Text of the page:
Welcome to this KDSPY vs Publisher Rocket review. A good kindle keyword research and competition analyzing tool is a must-have for authors who are serious about upping their marketing game. Kindle Keyword research will help you create Amazon ads that convert and choose Kindle keywords that better place your book in the market. More importantly, they give you insight into the Amazon market and a better understanding of how your book will do.
All in all, they are really valuable tools for serious authors.
However, when it comes to choosing a book marketing tool, there are really only two worth looking at: Publisher Rocket and KDSPY. So, which one is best? Which one is worth the money?
Well, I own both Publisher Rocket and KDSPY. So, having used both over the years, I can help you to compare the two and help you see which one is the winner. And yes, there is a clear winner.
What is the difference between KDSPY and Publisher Rocket?
The main difference between Publisher Rocket and KDSPY is the fact that KDSPY is a browser extension, and Publisher Rocket is an installable software product. They are otherwise very similar in functionality, but have a few key differences in their capabilities and design.
The design is particularly distinctive in each program. Publisher Rocket has a much more user-friendly design, while KDSPY still looks like it’s coming from the ’90s, but more on that later.
KDSPY vs Publisher Rocket: Features I will grade them on
So, in order to best show you their capabilities and compare them, I’ve broken down my analysis into four features and capabilities that I will grade them on.
- Keyword Research – Ease of Finding Profitable Keywords
- Competition Analysis – Ability to Check on Competition
- Category Search – How to Find Best Categories
- Amazon Ad Keyword Research – How Helpful are they for AMS Ads
I’m all about getting the most value for my money, so I’m excited to dive in and find out which tool is better. So, let’s find out who’s the winner…
Publisher Rocket vs KDSPY: Side-by-Side Comparison
The below Publisher Rocket vs KDSPY comparison table shows two things:
- Check marks represent which one had the better feature
- Specific information I think is important to know in a side-by-side comparison.
|Keyword Research||Visit Publisher Rocket|
|Competition Analysis||Visit KDSPY|
|Category Search||Visit Publisher Rocket|
|Amazon Ads Keyword Research||Visit Publisher Rocket|
|Ease of Use||Visit Publisher Rocket|
|Return Policy||60 Days||30 Days||Visit KDSPY|
* Reported Coming Soon
Okay, so now that you can see some of the specifics of the two softwares, and my overall winner for certain features, below are the specifics on why one won best for that specific feature.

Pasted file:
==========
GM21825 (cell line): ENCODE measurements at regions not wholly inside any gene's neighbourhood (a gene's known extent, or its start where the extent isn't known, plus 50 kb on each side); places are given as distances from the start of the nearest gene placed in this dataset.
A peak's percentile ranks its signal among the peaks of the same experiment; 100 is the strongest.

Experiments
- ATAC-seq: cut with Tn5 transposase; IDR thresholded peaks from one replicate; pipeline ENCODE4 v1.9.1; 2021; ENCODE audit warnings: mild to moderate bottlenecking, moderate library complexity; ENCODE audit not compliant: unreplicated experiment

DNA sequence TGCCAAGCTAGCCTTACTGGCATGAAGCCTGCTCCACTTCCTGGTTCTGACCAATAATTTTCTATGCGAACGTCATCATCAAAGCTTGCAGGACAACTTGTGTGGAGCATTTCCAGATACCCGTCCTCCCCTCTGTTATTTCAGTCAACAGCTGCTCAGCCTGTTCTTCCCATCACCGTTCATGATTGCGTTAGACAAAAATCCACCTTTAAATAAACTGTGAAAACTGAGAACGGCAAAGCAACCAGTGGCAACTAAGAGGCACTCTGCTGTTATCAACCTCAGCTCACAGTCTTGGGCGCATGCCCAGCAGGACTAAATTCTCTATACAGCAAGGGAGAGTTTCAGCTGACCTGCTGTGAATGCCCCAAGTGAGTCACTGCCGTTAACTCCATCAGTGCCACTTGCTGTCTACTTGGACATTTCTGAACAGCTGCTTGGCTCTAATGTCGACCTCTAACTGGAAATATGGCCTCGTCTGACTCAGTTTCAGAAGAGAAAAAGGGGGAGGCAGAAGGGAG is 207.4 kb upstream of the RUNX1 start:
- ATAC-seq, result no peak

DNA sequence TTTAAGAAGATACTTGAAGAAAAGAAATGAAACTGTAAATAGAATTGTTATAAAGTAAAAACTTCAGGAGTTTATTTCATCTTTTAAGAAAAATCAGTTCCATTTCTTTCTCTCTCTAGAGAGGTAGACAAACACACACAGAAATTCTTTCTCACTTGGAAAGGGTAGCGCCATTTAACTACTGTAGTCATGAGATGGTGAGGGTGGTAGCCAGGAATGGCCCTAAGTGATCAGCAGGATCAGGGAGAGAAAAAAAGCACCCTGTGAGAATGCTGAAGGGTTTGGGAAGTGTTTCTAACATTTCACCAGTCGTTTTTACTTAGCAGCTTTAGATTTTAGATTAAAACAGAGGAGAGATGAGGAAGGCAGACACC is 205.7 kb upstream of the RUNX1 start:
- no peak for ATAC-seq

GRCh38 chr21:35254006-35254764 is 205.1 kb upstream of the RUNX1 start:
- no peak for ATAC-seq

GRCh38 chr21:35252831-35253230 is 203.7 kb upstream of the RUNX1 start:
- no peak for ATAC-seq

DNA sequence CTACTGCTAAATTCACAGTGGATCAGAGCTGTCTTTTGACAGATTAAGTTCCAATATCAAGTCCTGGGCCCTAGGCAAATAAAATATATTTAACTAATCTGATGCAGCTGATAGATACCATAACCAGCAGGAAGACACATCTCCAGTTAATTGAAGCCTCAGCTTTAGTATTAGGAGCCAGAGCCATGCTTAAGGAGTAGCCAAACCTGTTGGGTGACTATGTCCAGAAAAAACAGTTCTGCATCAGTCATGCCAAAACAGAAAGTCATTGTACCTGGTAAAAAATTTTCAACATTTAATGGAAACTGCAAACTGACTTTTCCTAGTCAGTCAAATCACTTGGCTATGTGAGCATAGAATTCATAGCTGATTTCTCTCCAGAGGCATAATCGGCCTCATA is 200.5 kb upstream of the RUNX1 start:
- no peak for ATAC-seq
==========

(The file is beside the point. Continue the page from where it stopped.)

There are different types of keyword research, but they all rely on a similar principle. Figuring out which keywords will help put your book in front of the right readers–thus leading to more clicks and sales.
KDSPY Keyword Research Feature
Right out of the gate, KDSPY has some awesome keyword features. KDSPY works in your browser as an extension, meaning you click on it while you’re on Amazon to use it. Simply put, KDSPY pulls all of Amazon’s ‘seed keyword’ predictive results for a specific keyword you input with a click of a button. Check out the image below.
All you have to do is enter a keyword then hit ‘Pull Results A-Z’ to get the entire list of Amazon’s predicted searches. These are keywords that real customers use.
KDSPY shows you the number of competitors for each keyword, the average monthly revenue authors are earning for those keywords and how competitive they are with a simple three light system: green being the easiest and red the ‘no-go.’
You can then hit analyze for a specific keyword and learn more about it.
In the case of the keyword above–it’s popular, has minimal earning potential, and quite a bit of competition. You can export keyword information at every step of the process.
You get the top 20 results, their average sales rank, revenue, price and number of reviews. I like that all of the information is right on the page and you don’t have to look around for it. It’s a great snapshot of any given keyword.
There are handy links at the top which allow you to see the result, analyze them, access a word cloud (more on that in the extra features section) and track the rank of a specific book. The keyword analysis button is pretty snazzy. Check this out:
By hitting that button, I can easily evaluate whether the keyword is worth my time. If a book has a lot of green highlights as seen in the image above, it means you can easily compete against it with yours. Pretty neat.
Publisher Rocket Keyword Research Feature
Publisher Rocket is a downloadable software that works directly on your desktop. Just from a little tinkering, I find it’s a robust tool for keyword research. The section for keyword research is clearly marked and the software itself is easy to navigate and understand. Check out my search below:
All the relevant information is displayed on one page for each keyword. You can export everything (as you can in KDSPY) and instead of a traffic light system for measuring competition, you get a score. The lower the score, the better. And it’s color-coded so you know what a good score looks like.
CRITICAL: Another amazing feature that Publisher Rocket has is the Estimated Amazon Searches Per Month. You can literally see how much a given keyword has been searched for–that means you can tell how relevant it is and how much use it will be to you in your ads and your Kindle keyword section. This is something KDSPY does not have, and yet, is probably the most important part to keyword choice.